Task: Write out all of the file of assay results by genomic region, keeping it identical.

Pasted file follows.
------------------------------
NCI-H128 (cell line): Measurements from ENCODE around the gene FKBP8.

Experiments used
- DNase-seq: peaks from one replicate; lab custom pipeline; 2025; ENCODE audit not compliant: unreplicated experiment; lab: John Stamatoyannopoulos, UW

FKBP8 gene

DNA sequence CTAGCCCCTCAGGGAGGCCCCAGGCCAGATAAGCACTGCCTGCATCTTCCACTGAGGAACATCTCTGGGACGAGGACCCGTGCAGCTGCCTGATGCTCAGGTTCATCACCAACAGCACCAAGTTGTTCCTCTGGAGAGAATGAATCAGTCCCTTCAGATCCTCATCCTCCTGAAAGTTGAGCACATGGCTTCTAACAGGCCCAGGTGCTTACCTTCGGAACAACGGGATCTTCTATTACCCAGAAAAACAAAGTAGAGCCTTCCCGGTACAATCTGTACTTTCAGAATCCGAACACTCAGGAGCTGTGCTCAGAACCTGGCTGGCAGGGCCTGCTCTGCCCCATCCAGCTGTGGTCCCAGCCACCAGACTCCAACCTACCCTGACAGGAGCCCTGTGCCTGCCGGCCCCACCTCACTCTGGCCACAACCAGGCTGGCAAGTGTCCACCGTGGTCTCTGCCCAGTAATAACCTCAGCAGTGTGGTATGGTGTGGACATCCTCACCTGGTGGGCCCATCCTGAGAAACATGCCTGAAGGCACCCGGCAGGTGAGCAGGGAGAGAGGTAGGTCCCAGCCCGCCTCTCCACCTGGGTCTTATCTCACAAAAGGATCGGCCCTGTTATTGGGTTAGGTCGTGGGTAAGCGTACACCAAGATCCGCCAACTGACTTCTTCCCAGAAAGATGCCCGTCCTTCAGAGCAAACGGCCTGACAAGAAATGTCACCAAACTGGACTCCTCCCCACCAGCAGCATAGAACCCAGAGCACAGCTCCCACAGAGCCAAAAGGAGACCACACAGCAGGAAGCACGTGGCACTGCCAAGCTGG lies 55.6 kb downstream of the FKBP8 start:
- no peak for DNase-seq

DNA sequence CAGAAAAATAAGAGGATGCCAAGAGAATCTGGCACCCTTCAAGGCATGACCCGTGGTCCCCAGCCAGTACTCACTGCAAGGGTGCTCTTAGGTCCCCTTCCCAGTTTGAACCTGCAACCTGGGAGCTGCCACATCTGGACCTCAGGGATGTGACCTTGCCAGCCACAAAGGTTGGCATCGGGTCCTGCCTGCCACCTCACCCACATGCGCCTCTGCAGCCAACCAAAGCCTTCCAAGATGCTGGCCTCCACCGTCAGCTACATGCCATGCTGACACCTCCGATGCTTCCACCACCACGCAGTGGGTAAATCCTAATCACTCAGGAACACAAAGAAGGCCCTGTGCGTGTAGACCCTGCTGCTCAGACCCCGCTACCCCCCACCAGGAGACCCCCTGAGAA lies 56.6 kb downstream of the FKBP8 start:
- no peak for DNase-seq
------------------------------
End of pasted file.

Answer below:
NCI-H128 (cell line): Measurements from ENCODE around the gene FKBP8.

Experiments used
- DNase-seq: peaks from one replicate; lab custom pipeline; 2025; ENCODE audit not compliant: unreplicated experiment; lab: John Stamatoyannopoulos, UW

FKBP8 gene

DNA sequence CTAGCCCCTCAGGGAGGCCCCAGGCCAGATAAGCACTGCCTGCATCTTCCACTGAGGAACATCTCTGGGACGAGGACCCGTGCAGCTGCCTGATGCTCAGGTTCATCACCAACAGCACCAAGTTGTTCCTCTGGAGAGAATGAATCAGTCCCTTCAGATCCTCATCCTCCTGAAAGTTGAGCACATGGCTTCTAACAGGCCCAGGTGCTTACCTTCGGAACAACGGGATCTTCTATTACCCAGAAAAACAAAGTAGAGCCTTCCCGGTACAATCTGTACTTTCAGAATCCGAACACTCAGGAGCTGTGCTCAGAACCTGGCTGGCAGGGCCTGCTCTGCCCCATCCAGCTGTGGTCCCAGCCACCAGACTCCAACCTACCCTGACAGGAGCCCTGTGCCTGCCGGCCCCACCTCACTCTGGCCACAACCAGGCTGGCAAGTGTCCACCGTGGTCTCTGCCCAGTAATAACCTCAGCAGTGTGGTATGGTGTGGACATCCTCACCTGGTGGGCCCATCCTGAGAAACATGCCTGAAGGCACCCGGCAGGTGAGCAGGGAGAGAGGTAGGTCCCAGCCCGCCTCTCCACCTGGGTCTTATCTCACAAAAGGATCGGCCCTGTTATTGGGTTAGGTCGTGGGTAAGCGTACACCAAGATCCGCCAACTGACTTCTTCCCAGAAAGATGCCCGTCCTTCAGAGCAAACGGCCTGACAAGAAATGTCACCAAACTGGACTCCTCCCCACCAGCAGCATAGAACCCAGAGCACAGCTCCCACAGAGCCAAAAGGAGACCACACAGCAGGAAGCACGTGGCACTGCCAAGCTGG lies 55.6 kb downstream of the FKBP8 start:
- no peak for DNase-seq

DNA sequence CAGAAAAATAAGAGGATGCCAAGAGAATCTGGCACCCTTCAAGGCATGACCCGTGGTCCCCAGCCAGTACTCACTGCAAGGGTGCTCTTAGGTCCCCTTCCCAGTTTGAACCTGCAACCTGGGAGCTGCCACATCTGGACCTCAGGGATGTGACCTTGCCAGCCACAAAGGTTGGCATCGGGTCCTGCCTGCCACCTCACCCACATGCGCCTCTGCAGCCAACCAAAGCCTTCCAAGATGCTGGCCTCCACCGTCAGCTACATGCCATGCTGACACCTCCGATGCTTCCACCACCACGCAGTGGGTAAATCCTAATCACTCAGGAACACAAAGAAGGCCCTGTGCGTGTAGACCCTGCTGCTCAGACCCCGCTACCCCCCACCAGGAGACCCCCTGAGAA lies 56.6 kb downstream of the FKBP8 start:
- no peak for DNase-seq